''What a night!'' Tim
DeLaughter shouted several times over the course of the Polyphonic Spree's
packed show at Metro on Friday. ''What a night!''
Even setting aside the manic frizzy-haired Texan's penchant for gleeful
hyperbole, it was hard to disagree.
Fronting 14 musicians and a 7-piece choir--a veritable mini- orchestra--DeLaughter
jumped, bounced and cheered his way through a celebratory 90-minute set that
imagined the Beach Boys' classic ''Pet Sounds'' crossed with a smattering of
'70s ''sunshine pop'' a la the Association, a bit of ''god rock'' in the
mold of ''Jesus Christ Superstar,'' and a fair amount of late-era Flaming
Like Oklahoma City's Lips, the Dallas ensemble pairs an almost absurd
musical ambition with a lyrical outlook that is defiantly optimistic.
''Hey now, it's the sun/And it makes me smile!'' DeLaughter and the choir
sang in the opening number (reprised again at the end of the night, by which
point even the most jaded hipsters at Metro were singing along at the top of
But where the Lips rely on digital backing tracks to deliver their
orchestral parts, the Polyphonic Spree creates its "ork pop" live, one
rolling crescendo after another, making for an undeniably visceral and
invigorating experience as the white-robed musicians saw, hammer and pluck
away on timpani, tubular bells, Moog synthesizer, digital harpsichord,
trumpet, trombone, French horn, flute, violin, cello, guitar, bass, theremin
and several other instruments I'm probably forgetting.
Not only was this very likely the first time the stage at Metro ever
hosted a harp, the harpist even got a solo showcase at the end of the night.
Launching its first U.S. tour in Chicago after a warm-up gig Thursday at
the Empty Bottle, the Polyphonic Spree played nearly all of the upbeat,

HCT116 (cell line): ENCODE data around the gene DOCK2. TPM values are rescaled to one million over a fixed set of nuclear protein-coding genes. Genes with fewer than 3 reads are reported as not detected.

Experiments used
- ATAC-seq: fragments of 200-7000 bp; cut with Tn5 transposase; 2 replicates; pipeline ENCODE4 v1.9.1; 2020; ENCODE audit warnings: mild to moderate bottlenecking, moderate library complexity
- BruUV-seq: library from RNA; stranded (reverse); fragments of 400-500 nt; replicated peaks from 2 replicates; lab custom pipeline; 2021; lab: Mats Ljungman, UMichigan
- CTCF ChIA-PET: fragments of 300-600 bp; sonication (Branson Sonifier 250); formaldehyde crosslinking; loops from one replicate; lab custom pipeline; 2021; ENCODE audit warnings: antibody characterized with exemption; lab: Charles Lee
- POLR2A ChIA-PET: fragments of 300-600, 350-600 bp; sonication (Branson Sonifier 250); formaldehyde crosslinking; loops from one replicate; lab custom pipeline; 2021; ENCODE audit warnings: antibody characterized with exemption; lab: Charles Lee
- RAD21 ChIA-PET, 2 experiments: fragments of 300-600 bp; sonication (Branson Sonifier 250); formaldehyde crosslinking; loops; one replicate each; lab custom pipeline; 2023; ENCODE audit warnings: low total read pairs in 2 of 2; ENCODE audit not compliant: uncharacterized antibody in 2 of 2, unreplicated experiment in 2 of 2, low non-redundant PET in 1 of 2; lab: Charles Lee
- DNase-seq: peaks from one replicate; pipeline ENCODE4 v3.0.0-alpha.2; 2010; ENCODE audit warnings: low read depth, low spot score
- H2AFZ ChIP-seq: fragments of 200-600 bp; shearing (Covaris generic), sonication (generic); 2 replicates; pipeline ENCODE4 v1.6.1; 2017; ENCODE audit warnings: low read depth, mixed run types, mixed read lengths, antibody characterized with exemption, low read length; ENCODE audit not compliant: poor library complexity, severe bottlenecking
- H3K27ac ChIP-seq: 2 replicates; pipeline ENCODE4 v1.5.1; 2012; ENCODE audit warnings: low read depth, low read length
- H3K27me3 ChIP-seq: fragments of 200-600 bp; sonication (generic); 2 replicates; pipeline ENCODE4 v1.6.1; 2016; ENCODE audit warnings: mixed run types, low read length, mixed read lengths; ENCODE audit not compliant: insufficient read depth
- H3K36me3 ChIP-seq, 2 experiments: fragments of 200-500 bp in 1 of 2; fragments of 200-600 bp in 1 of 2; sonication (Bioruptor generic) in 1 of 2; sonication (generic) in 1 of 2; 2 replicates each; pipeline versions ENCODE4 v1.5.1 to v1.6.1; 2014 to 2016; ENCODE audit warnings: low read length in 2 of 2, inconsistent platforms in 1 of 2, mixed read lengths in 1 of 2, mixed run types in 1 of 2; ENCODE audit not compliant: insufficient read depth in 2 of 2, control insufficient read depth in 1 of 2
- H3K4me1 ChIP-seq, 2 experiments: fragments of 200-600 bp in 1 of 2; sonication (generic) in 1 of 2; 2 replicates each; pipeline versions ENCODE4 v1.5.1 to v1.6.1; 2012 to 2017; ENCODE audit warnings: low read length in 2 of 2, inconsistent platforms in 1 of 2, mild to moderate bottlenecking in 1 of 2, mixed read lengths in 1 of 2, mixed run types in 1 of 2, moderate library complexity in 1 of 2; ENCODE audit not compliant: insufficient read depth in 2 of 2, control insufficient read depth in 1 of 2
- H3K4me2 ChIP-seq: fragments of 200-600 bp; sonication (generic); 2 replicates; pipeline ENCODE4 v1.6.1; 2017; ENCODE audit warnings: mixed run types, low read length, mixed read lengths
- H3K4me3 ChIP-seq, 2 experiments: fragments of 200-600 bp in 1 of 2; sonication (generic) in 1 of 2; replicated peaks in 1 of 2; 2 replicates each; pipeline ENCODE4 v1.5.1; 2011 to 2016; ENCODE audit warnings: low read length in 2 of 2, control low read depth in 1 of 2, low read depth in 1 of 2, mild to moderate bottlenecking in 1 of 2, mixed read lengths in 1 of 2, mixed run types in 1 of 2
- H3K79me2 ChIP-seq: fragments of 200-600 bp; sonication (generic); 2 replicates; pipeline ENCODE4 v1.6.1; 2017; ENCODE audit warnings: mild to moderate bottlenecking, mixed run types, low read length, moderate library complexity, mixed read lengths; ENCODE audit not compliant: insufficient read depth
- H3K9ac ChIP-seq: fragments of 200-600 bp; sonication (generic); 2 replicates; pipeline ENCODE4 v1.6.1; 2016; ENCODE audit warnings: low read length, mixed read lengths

sing-along anthems from 2002's independently released debut, ''The Beginning
Stages of . . .'' as well as several newer and even more elaborate numbers
from its recently completed second album.
(Several major labels are now competing to sign the group after its
surprising success last year in Europe and the U.K., giving the group the
cash for the first time to hit the road in this country, and DeLaughter--formerly
the leader of alternative-era also-rans Tripping Daisy--his first shot at
It's hard to write about individual songs because none of the tunes on
the album are titled. In any event, they tended to run together like the
music at a gospel revival, with the effect of forming one long piece of
music that ebbed and flowed, built and receded, around chanted refrains
about the power of love and the joys of being alive.
From time to time during this set (as well as at earlier performances
that I caught in Texas), the cynic in me wondered if the Spree's outlandish
good cheer might just be a put-on inspired by an overdose of Wellbutrin and
But then the horns and the choir surged forward once more, as they did on
the climactic set-ending cover of David Bowie's ''Five Years,'' the majestic
opening track from ''Ziggy Stardust and the Spiders from Mars,'' and I'll be
damned if I wasn't swept away anew.
Even in these hopelessly cynical and godless times, music this
effervescent can make a believer of anyone. What a night indeed.